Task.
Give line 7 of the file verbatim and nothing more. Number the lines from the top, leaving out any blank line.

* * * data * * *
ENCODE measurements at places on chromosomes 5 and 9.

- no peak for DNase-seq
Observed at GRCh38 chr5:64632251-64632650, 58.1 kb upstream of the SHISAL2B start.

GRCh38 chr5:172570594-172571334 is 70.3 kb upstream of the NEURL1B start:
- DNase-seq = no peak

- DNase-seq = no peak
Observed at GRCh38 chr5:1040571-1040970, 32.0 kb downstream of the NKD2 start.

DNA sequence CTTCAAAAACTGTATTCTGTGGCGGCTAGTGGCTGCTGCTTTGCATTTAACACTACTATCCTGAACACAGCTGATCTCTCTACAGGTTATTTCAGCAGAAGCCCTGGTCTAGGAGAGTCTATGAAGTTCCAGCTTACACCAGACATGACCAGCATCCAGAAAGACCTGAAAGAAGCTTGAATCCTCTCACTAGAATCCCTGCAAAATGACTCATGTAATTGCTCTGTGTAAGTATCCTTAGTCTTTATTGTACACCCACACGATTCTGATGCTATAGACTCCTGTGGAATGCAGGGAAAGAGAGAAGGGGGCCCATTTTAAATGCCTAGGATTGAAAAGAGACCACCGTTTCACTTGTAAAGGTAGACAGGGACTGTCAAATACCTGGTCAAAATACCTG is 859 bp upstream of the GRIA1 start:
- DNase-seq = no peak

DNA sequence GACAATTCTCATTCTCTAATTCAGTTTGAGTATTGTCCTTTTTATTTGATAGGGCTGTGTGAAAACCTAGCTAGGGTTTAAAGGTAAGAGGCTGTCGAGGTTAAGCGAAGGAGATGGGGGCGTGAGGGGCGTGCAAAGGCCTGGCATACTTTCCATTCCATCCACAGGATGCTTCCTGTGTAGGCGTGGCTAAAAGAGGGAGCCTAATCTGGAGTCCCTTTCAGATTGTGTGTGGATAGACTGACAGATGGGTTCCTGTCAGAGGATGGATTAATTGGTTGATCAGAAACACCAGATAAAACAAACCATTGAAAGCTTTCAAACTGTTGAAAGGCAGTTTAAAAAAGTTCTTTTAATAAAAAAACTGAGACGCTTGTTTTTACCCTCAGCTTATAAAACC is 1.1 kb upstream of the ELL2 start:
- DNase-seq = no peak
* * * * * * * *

Observed at GRCh38 chr5:1040571-1040970, 32.0 kb downstream of the NKD2 start.